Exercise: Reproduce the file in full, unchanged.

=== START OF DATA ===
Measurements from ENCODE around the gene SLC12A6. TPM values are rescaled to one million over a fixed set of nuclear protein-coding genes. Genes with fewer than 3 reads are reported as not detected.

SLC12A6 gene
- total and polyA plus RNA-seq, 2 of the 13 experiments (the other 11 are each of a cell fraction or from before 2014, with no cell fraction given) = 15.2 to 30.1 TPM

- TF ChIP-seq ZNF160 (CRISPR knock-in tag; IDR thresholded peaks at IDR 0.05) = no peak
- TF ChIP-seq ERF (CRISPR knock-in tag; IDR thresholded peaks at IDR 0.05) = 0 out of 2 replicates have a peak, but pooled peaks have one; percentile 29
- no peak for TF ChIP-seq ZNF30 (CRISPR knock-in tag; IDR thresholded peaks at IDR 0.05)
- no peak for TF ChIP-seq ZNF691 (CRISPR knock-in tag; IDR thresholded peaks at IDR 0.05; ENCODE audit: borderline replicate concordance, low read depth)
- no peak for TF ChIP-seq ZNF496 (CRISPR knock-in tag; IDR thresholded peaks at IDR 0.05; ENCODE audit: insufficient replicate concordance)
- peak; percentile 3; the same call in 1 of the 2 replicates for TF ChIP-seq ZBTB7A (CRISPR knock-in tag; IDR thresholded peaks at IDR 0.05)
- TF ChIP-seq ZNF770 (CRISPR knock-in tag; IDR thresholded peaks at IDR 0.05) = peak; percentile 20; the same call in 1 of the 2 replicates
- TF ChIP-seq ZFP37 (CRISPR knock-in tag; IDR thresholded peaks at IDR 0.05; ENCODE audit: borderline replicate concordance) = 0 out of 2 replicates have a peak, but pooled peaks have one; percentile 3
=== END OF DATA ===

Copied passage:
Measurements from ENCODE around the gene SLC12A6. TPM values are rescaled to one million over a fixed set of nuclear protein-coding genes. Genes with fewer than 3 reads are reported as not detected.

SLC12A6 gene
- total and polyA plus RNA-seq, 2 of the 13 experiments (the other 11 are each of a cell fraction or from before 2014, with no cell fraction given) = 15.2 to 30.1 TPM

- TF ChIP-seq ZNF160 (CRISPR knock-in tag; IDR thresholded peaks at IDR 0.05) = no peak
- TF ChIP-seq ERF (CRISPR knock-in tag; IDR thresholded peaks at IDR 0.05) = 0 out of 2 replicates have a peak, but pooled peaks have one; percentile 29
- no peak for TF ChIP-seq ZNF30 (CRISPR knock-in tag; IDR thresholded peaks at IDR 0.05)
- no peak for TF ChIP-seq ZNF691 (CRISPR knock-in tag; IDR thresholded peaks at IDR 0.05; ENCODE audit: borderline replicate concordance, low read depth)
- no peak for TF ChIP-seq ZNF496 (CRISPR knock-in tag; IDR thresholded peaks at IDR 0.05; ENCODE audit: insufficient replicate concordance)
- peak; percentile 3; the same call in 1 of the 2 replicates for TF ChIP-seq ZBTB7A (CRISPR knock-in tag; IDR thresholded peaks at IDR 0.05)
- TF ChIP-seq ZNF770 (CRISPR knock-in tag; IDR thresholded peaks at IDR 0.05) = peak; percentile 20; the same call in 1 of the 2 replicates
- TF ChIP-seq ZFP37 (CRISPR knock-in tag; IDR thresholded peaks at IDR 0.05; ENCODE audit: borderline replicate concordance) = 0 out of 2 replicates have a peak, but pooled peaks have one; percentile 3